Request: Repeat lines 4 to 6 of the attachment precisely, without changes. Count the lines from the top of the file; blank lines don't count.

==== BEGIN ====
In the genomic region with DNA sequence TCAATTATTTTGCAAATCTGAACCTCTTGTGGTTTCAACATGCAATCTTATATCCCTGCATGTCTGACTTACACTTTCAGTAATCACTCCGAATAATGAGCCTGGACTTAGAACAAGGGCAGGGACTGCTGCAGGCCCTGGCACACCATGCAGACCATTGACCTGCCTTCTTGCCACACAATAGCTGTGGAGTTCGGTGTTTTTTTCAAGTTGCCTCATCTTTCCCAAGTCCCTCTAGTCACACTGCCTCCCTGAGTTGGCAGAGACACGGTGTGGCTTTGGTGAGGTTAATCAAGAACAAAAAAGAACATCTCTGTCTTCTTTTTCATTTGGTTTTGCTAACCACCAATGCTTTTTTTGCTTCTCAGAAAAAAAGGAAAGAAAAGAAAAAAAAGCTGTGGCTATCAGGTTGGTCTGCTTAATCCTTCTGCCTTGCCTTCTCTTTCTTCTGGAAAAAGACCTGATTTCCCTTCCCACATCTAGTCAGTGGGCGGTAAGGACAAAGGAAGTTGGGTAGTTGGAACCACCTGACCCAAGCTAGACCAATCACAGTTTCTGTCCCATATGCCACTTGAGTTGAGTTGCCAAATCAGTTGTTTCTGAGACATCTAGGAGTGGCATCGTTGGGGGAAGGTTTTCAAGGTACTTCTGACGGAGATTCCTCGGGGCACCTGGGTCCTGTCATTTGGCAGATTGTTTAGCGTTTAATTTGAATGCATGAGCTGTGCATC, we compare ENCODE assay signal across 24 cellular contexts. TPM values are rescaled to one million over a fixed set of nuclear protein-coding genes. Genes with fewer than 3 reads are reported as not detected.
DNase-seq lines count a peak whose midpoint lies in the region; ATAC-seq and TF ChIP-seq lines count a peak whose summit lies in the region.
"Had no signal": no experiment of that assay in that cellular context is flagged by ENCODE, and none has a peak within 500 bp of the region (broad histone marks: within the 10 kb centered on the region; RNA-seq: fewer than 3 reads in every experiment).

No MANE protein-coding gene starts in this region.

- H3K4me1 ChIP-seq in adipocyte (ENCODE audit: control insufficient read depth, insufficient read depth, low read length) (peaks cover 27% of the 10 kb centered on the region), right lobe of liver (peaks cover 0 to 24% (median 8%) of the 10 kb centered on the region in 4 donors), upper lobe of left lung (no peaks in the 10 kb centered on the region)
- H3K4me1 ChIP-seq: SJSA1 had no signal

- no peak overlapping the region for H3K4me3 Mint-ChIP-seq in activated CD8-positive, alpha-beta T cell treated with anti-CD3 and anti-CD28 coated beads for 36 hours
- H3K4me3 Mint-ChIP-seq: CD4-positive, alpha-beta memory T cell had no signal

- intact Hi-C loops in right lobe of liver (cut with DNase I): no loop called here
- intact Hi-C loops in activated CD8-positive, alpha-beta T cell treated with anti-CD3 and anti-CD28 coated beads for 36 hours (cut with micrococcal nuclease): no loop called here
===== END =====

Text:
No MANE protein-coding gene starts in this region.

- H3K4me1 ChIP-seq in adipocyte (ENCODE audit: control insufficient read depth, insufficient read depth, low read length) (peaks cover 27% of the 10 kb centered on the region), right lobe of liver (peaks cover 0 to 24% (median 8%) of the 10 kb centered on the region in 4 donors), upper lobe of left lung (no peaks in the 10 kb centered on the region)
- H3K4me1 ChIP-seq: SJSA1 had no signal